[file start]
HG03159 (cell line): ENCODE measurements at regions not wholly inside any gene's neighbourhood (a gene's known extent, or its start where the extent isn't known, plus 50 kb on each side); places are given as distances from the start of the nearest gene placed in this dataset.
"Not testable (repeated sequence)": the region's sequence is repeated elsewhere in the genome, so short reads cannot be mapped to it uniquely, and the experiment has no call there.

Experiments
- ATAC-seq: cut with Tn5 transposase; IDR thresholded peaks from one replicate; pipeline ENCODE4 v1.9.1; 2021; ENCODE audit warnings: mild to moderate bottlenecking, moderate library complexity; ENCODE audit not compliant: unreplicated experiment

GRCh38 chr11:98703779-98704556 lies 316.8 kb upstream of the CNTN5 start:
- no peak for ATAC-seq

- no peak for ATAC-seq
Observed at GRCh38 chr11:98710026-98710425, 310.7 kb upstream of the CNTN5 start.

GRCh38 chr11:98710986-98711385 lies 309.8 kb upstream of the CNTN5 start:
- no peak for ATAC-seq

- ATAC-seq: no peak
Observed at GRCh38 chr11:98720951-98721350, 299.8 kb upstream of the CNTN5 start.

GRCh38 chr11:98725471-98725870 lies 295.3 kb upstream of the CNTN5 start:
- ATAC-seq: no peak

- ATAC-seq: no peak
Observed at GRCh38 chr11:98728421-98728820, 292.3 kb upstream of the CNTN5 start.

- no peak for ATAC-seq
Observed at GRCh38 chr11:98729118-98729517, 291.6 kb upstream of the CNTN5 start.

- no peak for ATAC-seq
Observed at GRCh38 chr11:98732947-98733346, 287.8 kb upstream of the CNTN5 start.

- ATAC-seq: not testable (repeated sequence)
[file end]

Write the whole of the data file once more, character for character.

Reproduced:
HG03159 (cell line): ENCODE measurements at regions not wholly inside any gene's neighbourhood (a gene's known extent, or its start where the extent isn't known, plus 50 kb on each side); places are given as distances from the start of the nearest gene placed in this dataset.
"Not testable (repeated sequence)": the region's sequence is repeated elsewhere in the genome, so short reads cannot be mapped to it uniquely, and the experiment has no call there.

Experiments
- ATAC-seq: cut with Tn5 transposase; IDR thresholded peaks from one replicate; pipeline ENCODE4 v1.9.1; 2021; ENCODE audit warnings: mild to moderate bottlenecking, moderate library complexity; ENCODE audit not compliant: unreplicated experiment

GRCh38 chr11:98703779-98704556 lies 316.8 kb upstream of the CNTN5 start:
- no peak for ATAC-seq

- no peak for ATAC-seq
Observed at GRCh38 chr11:98710026-98710425, 310.7 kb upstream of the CNTN5 start.

GRCh38 chr11:98710986-98711385 lies 309.8 kb upstream of the CNTN5 start:
- no peak for ATAC-seq

- ATAC-seq: no peak
Observed at GRCh38 chr11:98720951-98721350, 299.8 kb upstream of the CNTN5 start.

GRCh38 chr11:98725471-98725870 lies 295.3 kb upstream of the CNTN5 start:
- ATAC-seq: no peak

- ATAC-seq: no peak
Observed at GRCh38 chr11:98728421-98728820, 292.3 kb upstream of the CNTN5 start.

- no peak for ATAC-seq
Observed at GRCh38 chr11:98729118-98729517, 291.6 kb upstream of the CNTN5 start.

- no peak for ATAC-seq
Observed at GRCh38 chr11:98732947-98733346, 287.8 kb upstream of the CNTN5 start.

- ATAC-seq: not testable (repeated sequence)